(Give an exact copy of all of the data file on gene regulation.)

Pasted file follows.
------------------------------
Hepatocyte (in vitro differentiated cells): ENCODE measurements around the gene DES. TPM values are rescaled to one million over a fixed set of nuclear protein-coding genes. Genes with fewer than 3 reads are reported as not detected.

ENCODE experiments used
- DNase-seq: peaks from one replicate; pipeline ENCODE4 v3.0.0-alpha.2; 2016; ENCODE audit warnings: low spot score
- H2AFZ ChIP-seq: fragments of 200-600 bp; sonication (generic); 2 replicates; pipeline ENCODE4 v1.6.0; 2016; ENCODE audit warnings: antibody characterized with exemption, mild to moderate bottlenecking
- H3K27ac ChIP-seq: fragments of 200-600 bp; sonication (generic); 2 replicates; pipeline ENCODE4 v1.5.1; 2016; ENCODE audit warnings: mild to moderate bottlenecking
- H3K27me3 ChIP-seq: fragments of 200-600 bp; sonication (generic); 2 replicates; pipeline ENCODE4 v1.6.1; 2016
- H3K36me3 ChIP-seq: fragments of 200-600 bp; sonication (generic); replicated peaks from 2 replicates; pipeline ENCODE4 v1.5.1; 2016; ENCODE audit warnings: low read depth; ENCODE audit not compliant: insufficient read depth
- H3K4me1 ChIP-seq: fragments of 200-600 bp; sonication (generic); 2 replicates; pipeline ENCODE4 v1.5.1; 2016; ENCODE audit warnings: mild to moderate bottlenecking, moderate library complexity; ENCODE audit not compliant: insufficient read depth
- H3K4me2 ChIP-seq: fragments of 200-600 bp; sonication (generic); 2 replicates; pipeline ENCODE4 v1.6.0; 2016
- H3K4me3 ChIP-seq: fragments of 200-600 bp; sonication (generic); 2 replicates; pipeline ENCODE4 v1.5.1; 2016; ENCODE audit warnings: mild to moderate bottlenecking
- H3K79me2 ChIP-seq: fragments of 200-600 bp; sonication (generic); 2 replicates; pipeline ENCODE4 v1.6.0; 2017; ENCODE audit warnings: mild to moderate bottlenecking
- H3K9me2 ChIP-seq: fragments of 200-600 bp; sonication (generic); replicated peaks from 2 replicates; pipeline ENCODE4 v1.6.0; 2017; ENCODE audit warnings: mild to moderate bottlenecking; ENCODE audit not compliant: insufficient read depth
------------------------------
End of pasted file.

Hepatocyte (in vitro differentiated cells): ENCODE measurements around the gene DES. TPM values are rescaled to one million over a fixed set of nuclear protein-coding genes. Genes with fewer than 3 reads are reported as not detected.

ENCODE experiments used
- DNase-seq: peaks from one replicate; pipeline ENCODE4 v3.0.0-alpha.2; 2016; ENCODE audit warnings: low spot score
- H2AFZ ChIP-seq: fragments of 200-600 bp; sonication (generic); 2 replicates; pipeline ENCODE4 v1.6.0; 2016; ENCODE audit warnings: antibody characterized with exemption, mild to moderate bottlenecking
- H3K27ac ChIP-seq: fragments of 200-600 bp; sonication (generic); 2 replicates; pipeline ENCODE4 v1.5.1; 2016; ENCODE audit warnings: mild to moderate bottlenecking
- H3K27me3 ChIP-seq: fragments of 200-600 bp; sonication (generic); 2 replicates; pipeline ENCODE4 v1.6.1; 2016
- H3K36me3 ChIP-seq: fragments of 200-600 bp; sonication (generic); replicated peaks from 2 replicates; pipeline ENCODE4 v1.5.1; 2016; ENCODE audit warnings: low read depth; ENCODE audit not compliant: insufficient read depth
- H3K4me1 ChIP-seq: fragments of 200-600 bp; sonication (generic); 2 replicates; pipeline ENCODE4 v1.5.1; 2016; ENCODE audit warnings: mild to moderate bottlenecking, moderate library complexity; ENCODE audit not compliant: insufficient read depth
- H3K4me2 ChIP-seq: fragments of 200-600 bp; sonication (generic); 2 replicates; pipeline ENCODE4 v1.6.0; 2016
- H3K4me3 ChIP-seq: fragments of 200-600 bp; sonication (generic); 2 replicates; pipeline ENCODE4 v1.5.1; 2016; ENCODE audit warnings: mild to moderate bottlenecking
- H3K79me2 ChIP-seq: fragments of 200-600 bp; sonication (generic); 2 replicates; pipeline ENCODE4 v1.6.0; 2017; ENCODE audit warnings: mild to moderate bottlenecking
- H3K9me2 ChIP-seq: fragments of 200-600 bp; sonication (generic); replicated peaks from 2 replicates; pipeline ENCODE4 v1.6.0; 2017; ENCODE audit warnings: mild to moderate bottlenecking; ENCODE audit not compliant: insufficient read depth